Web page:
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Originally Posted by tallbikeman View Post
However, a frame issue has nothing to do with a loose headset.
Quill stem is the correct word. I am a fan of quill stems. You are right on tracking instead of trail. Trek had a 1 1/2" threaded steerer tube. These were only on the market a couple of years when ahead set came along and everything went unthreaded. I could not find a new 1 1/2" threaded steerer tube suspension fork, only 1 1/2" unthreaded ones. My wife did not want a solid fork. I thus was stuck with buying the right ahead set type steerer bearings and the appropriate 1 1/2" unthreaded fork along with an ahead set stem. Finding the right size steering bearings and cups was a maze of measuring because several different headset bearing standards have been sold over the years. The Trek has been a favorite bike of my wife's for years now so it got repaired.[/QUOTE]

I will almost guarantee that the Trek 4500 didnít have a 1 1/2Ē headset at any point in time...especially if it had a threaded headset to begin with. It had a 1 1/8Ē external cup headset. The conversion is relatively straight forward and finding a headset isnít all that difficult. Internal bearings are kind of funky but external cup is fairly easy. Iíve done the conversion many times.
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Old 03-08-21, 09:49 PM
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Originally Posted by cyccommute View Post
Quill stem is the correct word. I am a fan of quill stems. You are right on tracking instead of trail. Trek had a 1 1/2" threaded steerer tube. These were only on the market a couple of years when ahead set came along and everything went unthreaded. I could not find a new 1 1/2" threaded steerer tube suspension fork, only 1 1/2" unthreaded ones. My wife did not want a solid fork. I thus was stuck with buying the right ahead set type steerer bearings and the appropriate 1 1/2" unthreaded fork along with an ahead set stem. Finding the right size steering bearings and cups was a maze of measuring because several different headset bearing standards have been sold over the years. The Trek has been a favorite bike of my wife's for years now so it got repaired.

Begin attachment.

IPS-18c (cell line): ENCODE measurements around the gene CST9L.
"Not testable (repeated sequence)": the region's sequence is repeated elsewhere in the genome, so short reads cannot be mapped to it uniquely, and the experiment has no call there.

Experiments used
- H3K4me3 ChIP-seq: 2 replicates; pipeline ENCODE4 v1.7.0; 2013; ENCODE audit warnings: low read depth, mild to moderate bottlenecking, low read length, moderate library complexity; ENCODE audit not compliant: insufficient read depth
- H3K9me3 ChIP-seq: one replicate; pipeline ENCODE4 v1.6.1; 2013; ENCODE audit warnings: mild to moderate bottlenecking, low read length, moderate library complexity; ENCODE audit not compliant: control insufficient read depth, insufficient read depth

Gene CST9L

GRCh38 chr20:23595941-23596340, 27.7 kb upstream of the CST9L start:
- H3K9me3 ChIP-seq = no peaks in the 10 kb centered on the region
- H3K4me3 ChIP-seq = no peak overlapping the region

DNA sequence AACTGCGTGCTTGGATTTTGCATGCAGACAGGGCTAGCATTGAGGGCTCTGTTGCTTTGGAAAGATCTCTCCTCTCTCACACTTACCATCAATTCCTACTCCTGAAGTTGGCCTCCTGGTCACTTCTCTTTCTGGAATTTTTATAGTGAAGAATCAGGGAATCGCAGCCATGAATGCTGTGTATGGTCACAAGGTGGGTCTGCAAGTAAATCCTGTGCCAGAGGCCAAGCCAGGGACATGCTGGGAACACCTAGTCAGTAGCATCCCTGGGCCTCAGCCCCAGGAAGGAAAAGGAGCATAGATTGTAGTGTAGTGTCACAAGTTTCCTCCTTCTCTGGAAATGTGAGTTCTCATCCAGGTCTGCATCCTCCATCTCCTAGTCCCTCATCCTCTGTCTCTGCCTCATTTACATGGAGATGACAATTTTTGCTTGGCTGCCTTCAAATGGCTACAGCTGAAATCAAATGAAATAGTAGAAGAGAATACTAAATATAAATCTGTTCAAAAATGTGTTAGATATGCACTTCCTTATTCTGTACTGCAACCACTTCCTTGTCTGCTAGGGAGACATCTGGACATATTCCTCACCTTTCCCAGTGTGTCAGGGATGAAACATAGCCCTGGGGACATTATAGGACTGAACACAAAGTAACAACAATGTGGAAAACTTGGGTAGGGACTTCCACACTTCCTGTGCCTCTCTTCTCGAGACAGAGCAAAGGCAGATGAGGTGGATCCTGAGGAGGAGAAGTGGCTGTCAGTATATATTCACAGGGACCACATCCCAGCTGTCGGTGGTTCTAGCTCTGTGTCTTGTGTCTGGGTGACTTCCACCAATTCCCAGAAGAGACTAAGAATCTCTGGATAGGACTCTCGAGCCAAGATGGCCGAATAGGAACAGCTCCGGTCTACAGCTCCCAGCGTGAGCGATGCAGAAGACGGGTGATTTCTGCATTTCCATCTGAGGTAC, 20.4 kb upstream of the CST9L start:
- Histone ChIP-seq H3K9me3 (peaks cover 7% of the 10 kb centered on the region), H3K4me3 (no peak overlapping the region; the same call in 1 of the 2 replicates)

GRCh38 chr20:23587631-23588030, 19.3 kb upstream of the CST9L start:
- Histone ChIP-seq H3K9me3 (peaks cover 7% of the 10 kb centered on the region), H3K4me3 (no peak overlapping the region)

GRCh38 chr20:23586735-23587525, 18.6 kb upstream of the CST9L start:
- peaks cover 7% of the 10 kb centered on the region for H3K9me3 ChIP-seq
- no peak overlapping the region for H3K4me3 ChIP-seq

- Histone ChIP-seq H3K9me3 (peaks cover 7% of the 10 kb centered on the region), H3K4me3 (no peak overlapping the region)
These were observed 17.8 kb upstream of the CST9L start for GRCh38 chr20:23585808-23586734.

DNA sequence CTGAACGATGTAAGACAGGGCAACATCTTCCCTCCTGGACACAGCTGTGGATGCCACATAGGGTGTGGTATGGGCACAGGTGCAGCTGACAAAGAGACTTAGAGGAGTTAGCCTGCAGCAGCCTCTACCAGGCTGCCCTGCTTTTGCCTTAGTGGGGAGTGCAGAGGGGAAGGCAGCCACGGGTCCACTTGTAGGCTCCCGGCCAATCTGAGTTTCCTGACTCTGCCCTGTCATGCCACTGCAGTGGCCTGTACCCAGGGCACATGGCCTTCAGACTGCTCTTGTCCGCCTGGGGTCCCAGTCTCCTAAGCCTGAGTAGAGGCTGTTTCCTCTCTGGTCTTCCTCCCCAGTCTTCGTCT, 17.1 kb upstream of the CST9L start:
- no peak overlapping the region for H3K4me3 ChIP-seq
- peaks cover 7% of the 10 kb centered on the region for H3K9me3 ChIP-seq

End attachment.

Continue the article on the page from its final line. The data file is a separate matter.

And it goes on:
I will almost guarantee that the Trek 4500 didnít have a 1 1/2Ē headset at any point in time...especially if it had a threaded headset to begin with. It had a 1 1/8Ē external cup headset. The conversion is relatively straight forward and finding a headset isnít all that difficult. Internal bearings are kind of funky but external cup is fairly easy. Iíve done the conversion many times.[/QUOTE]
My bad Trek 7100. I recently repaired and sold a Trek 4500 which had ahead set technology.
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Old 03-09-21, 09:38 AM
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Originally Posted by tallbikeman View Post
My bad Trek 7100. I recently repaired and sold a Trek 4500 which had ahead set technology.
Still only a 1 1/8” external cup headset.
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Old 03-09-21, 11:14 AM
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Your are right again. All that happened was a threaded 1 1/8" threaded suspension fork was replaced with a 1 1/8" threadless suspension fork with appropriate headset change and change to a threadless stem. Memory fails me again.
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Old 03-09-21, 11:20 AM
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All of you are posting about loose headset this and that...with the future shock there is a possibility that the FS unit has worn out and is moving. As posted previously the headset adjustment is completely unique to the future shock. On the first gen FS there is a top cap and screw but they don't adjust the headset. On the newer adjustable units there is not a screw on top to hold the cap on, nor is there a top cap. There is the dial that controls the lockout on the FS. The headset is adjusted w/ the 2 screws on the side of the steerer tube. This can be adjusted perfectly but there is still movement that looks just like a loose headset. The FS unit can wear out and have slop as someone posted earlier (future slop). It is very easy to replace and it seems like many times Specialized will warranty it.